And while old favourites, like Lucius Best (aka Frozone) and Edna ‘E’ Mode, will reappear, the movie also introduces new characters to the mix — from a savvy businessman and superfan to a wannabe hero.

Though it’s not all heroes and villains, as Bird, whose other picture credits include The Iron Giant and Ratatouille, is keen to point out.“I realised that the superhero aspect of the story didn’t interest me nearly as much as the whole family dynamic,” explains the Tinseltown star, whose work on The Incredibles won the Academy Award for Best Animated Feature.

“I think that people see themselves in these characters and that’s why they fell for them the way they did.“The Incredibles and now Incredibles 2 are really stories about a family.”In particular Bird wanted this instalment to be Helen’s action-packed adventure.“I was intrigued by how Bob would handle that, along with the responsibilities at home,” he says of Hunter’s character stepping into the spotlight.

The sequel will see Helen Parr called on to lead a crime-fighting campaign to rebuild the Supers’ reputation, while Bob navigates the day-to-day heroics of ‘normal’ life at home with Violet, Dash, and baby Jack-Jack — whose super-powers are about to be discovered by his family.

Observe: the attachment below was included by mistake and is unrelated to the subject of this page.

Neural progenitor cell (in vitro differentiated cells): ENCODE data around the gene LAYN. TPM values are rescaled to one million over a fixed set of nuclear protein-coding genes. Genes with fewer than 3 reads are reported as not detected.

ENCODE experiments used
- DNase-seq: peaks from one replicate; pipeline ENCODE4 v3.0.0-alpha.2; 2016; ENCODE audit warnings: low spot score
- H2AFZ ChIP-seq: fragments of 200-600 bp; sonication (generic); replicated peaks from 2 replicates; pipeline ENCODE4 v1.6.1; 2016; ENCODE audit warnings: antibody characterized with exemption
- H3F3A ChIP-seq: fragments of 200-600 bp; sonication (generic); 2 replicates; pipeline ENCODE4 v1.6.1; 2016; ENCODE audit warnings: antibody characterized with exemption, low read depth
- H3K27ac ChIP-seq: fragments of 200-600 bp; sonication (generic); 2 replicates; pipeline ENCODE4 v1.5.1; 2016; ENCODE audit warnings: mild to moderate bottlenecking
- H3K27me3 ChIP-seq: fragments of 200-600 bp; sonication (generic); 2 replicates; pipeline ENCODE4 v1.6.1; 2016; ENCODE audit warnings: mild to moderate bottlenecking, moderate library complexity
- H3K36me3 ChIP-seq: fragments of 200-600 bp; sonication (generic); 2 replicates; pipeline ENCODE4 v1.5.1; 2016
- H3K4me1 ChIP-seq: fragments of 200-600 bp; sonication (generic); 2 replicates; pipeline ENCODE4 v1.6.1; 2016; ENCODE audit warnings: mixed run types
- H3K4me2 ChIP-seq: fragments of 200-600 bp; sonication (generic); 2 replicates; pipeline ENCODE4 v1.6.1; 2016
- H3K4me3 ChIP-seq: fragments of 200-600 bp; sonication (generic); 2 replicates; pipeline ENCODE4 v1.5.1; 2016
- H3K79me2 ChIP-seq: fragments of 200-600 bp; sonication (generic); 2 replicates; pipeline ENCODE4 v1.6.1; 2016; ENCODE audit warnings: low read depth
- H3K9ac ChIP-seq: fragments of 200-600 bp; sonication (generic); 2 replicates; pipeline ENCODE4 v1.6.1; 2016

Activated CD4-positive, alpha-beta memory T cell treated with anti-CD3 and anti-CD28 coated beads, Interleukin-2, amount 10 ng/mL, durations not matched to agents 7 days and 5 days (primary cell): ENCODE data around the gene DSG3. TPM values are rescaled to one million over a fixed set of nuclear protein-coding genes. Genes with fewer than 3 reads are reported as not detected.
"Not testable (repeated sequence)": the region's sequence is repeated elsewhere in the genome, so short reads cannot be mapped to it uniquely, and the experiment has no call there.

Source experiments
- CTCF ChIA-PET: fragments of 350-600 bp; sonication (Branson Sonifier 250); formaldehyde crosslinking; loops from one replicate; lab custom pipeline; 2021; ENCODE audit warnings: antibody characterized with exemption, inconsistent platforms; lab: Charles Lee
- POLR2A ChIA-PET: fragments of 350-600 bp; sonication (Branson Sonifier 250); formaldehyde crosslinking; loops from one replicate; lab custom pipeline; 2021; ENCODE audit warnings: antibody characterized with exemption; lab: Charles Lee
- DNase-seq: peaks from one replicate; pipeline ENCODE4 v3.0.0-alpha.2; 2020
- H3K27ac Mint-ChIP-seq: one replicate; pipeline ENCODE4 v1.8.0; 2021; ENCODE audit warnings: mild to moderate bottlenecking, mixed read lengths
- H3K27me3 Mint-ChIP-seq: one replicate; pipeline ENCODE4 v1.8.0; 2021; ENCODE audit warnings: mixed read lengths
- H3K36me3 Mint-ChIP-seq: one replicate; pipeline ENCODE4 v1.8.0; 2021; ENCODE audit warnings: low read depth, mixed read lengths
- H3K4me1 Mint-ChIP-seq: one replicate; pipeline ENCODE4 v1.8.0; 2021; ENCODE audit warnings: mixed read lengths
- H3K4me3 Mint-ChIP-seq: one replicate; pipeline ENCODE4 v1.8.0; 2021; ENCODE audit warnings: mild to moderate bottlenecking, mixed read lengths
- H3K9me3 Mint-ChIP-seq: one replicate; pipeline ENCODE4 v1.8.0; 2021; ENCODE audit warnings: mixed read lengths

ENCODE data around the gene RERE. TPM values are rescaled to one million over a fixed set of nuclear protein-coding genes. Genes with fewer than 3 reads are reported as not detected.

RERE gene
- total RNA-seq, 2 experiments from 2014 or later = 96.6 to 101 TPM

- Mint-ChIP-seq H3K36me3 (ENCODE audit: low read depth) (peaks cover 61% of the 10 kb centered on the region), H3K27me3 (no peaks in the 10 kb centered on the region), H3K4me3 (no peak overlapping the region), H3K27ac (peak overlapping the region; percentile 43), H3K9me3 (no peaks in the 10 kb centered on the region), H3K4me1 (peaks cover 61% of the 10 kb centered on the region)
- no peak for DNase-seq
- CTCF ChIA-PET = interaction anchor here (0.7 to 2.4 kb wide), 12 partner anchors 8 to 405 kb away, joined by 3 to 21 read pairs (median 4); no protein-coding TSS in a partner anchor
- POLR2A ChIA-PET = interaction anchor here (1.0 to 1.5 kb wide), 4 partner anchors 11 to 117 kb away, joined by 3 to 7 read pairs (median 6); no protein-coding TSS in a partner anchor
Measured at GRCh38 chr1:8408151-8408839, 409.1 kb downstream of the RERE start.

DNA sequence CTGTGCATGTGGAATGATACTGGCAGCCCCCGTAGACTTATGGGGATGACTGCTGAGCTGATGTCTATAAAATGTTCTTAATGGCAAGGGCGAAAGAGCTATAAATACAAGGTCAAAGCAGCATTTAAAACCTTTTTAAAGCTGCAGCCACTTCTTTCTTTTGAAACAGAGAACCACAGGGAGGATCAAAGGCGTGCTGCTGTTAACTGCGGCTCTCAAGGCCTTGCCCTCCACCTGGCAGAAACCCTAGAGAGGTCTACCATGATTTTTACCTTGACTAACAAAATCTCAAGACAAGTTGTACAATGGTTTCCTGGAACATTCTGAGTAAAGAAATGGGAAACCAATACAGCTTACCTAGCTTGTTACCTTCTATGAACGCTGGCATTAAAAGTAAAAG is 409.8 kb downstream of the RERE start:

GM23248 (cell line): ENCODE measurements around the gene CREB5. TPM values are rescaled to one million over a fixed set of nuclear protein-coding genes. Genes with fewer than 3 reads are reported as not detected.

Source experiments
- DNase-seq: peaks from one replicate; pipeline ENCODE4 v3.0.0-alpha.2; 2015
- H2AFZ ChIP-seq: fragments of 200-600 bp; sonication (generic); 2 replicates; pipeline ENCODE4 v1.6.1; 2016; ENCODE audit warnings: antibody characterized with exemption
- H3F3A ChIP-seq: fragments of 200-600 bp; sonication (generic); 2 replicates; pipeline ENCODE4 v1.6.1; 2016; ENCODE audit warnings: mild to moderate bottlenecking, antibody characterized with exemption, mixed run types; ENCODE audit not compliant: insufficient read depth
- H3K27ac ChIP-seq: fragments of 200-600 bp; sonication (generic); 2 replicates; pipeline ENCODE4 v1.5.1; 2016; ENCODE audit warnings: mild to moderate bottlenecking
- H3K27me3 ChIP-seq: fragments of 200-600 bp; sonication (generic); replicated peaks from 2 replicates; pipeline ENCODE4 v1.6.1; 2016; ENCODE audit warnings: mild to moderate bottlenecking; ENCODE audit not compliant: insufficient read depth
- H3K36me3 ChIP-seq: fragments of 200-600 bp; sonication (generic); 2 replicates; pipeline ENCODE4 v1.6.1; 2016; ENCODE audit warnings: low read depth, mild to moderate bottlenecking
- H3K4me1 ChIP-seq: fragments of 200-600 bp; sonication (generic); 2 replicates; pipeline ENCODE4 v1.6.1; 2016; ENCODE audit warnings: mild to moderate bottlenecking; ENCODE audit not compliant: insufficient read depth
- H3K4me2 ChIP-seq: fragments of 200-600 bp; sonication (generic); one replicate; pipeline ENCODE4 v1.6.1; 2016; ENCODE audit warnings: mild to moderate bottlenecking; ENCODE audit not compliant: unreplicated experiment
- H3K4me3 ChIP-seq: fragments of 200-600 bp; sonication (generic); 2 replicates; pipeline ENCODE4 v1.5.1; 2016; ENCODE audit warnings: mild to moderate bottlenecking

It’s certainly a role reversal, a clever socio-political marker in the form of a super-heroine, and it has got people talking.

“I think she has total fearlessness, when it comes to her role as a super. But when it comes to her children, she has a very strong, protective instinct,” says Hunter.

“She has this innate desire to save others, which is a beautiful thing — especially in the world today.”

What does she make of Elastigirl’s physical shape, her impossibly small waist, for starters? “She’s all woman. There’s a real female there; she is not a man,” says Hunter.

“One of the things I love about the fact that she is a super-heroine, is that her approach to everything has a womanliness about it. I think that women must exercise a kind of flexibility that maybe men don’t necessarily have to hone to the degree that women do, so I just think she is emblematic in every way of a woman,” she adds. “Socially, we’ve been geared that way; you have to say ‘yes’, you have to be able to change your mind a lot, as a woman.”

For Hunter, the return to Incredibles is a milestone - as is 2018, which marks 25 years since her Academy Award-winning performance as Ada McGrath in the 1993 drama film The Piano.Has much changed for her since?“Both, yes and no,” she answers candidly. “Of course I’ve been through so many different experiences since that time, and at the same time there’s something fundamentally unchanged about me.“One of the great, great things, the gifts of that movie, is Jane Campion,” she finishes, in reference to the director.“She remains a great friend of mine and that’s one of the great things about this career - you take people with you.”

Incredibles 2 is out in cinemas now